A month ago, voters who voted for Emmanuel Macron in the first round of the 2022 presidential election advocated reform to the pension system, which they considered “inevitable”. What about today ?
Frederick Daby. Emmanuel Macron continues to have a strong base. Last week, 76% of its 2022 first-round voters, whom we surveyed as part of JDD’s IFop survey, said they “Satisfied” of his work. By comparison, this satisfaction rate is much higher than the one enjoyed by François Hollande at the time of the challenge to El Khmry’s law: of his voters in 2012, Hollande has since fallen to less than 50%. What is remarkable, however, is that, for the first time since 2017, this top base – which has always been between 80 and 85% – is experiencing serious erosion.
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How exactly is this erosion explained?
It is very clear, and not surprisingly, that there is a “retirement effect”. The Elector Macron, in this sense, is as French as the others who regret – admittedly in a less ferocious way – the unfair reform. The Macron voter also points to the social unacceptability of raising the retirement age from 62 to 64 in a post-Covid context. This wear should be seen as a “49.3 impact”. I would say, on the subject, that the 49.3 effect is stronger in the macro-minded electorate than in others. The feeling of forced passage and brutality are clearly criticized.
Overall, we also note the disappointment with the role this second five-year period has taken. During his first term, Emmanuel Macron was like Midas: for his voters, everything he touched turned to gold. Today, what he touches is likely to turn into a drive. The idea that he would be the best at his job, that no one could do better than him, withers.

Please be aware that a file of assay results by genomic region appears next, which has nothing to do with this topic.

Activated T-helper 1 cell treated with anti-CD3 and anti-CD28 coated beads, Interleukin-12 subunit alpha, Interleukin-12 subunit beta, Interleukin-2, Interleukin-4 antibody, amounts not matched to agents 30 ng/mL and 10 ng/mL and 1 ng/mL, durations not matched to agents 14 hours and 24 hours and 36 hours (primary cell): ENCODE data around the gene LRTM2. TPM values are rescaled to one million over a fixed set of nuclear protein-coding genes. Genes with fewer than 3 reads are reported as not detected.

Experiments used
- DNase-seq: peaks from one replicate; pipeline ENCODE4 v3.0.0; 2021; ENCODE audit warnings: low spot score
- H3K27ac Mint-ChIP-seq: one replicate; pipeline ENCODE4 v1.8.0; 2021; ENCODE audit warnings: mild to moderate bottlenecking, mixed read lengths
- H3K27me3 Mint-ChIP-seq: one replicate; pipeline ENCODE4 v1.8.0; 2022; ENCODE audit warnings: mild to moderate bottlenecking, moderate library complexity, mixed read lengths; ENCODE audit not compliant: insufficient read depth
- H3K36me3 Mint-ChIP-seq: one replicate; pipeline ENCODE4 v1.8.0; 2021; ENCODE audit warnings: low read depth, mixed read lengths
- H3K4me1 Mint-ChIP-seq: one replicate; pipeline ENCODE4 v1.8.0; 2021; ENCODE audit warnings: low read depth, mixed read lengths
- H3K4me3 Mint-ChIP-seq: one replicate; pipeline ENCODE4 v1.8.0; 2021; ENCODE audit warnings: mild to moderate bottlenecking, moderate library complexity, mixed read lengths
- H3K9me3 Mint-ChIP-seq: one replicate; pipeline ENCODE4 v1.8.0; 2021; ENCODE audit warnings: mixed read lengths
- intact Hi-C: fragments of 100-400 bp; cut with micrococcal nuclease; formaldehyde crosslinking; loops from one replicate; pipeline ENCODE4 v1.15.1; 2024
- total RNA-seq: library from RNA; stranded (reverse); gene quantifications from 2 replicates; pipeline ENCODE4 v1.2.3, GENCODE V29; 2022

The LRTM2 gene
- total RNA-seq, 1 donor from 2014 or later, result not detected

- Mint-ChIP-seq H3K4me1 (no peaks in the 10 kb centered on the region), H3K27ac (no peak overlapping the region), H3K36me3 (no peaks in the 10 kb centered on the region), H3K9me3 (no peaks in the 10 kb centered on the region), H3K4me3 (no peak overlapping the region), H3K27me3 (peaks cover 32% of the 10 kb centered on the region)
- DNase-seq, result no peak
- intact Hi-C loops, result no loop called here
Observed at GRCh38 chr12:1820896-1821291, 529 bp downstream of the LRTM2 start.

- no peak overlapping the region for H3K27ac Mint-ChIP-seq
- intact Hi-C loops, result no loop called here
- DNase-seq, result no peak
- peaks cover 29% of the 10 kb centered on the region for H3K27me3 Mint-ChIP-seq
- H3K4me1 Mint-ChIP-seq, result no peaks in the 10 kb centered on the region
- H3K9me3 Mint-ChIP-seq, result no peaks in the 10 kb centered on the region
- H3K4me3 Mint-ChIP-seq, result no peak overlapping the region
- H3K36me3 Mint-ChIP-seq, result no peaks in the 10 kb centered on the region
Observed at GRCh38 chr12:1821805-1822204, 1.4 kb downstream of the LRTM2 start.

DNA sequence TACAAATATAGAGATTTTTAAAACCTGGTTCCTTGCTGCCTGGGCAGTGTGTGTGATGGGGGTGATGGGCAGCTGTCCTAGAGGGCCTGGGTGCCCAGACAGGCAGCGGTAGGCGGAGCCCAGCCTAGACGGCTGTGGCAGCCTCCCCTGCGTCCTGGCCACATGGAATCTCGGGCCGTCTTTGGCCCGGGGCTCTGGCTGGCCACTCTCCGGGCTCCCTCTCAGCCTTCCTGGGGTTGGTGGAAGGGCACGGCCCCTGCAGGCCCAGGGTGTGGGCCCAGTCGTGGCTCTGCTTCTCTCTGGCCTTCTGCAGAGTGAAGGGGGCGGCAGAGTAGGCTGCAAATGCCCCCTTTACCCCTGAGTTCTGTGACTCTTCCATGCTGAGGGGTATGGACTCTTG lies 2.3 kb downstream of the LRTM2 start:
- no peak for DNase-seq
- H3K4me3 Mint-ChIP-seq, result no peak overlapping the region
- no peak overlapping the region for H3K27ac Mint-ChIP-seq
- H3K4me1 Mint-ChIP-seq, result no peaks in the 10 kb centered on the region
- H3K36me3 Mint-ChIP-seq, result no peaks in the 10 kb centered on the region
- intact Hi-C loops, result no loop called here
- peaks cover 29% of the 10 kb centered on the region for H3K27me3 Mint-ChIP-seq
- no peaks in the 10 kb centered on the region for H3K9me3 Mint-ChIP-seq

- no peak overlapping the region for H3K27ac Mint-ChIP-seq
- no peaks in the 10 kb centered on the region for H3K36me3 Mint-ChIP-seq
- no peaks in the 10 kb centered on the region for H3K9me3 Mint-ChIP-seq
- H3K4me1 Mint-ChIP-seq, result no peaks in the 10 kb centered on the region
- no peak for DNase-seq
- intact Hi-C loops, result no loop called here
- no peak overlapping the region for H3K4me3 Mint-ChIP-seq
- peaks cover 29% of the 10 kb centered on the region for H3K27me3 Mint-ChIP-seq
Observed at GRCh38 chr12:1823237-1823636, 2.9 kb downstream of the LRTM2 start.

How is this booth, which we have already seen at the time of the “yellow vests”, really the first?
sequel after announcement
Emmanuel Macron had already fallen, at the time of the “yellow vests” crisis, with around 80% satisfaction with the first round of his 2017 electorate. At the height of the demonstrations, his popularity had fallen to 23%. However, immediately after the looting of the Arc de Triomphe, prompted by the demand for order and security, it rebounded in opinion polls, reaching 36% in September 2019, as soon as the Europeans passed.
Unlike his predecessors, the head of state has a unique relationship with popularity: three times he has succeeded in flattening the curve and restoring public opinion: after work orders in the fall of 2017, after the “yellow vests” in 2019 and after covid . After that, for two and a half years, while the country experienced a series of crises (health, war in Ukraine), he managed to maintain his popularity between 38% and 42%. Today, only 28% of French people say they are satisfied with his actions (-4 points in one month). His policy is rejected. He becomes a traditional boss again and pays for an unpopular reform.
The Republic is inundated: How can Macron rule now?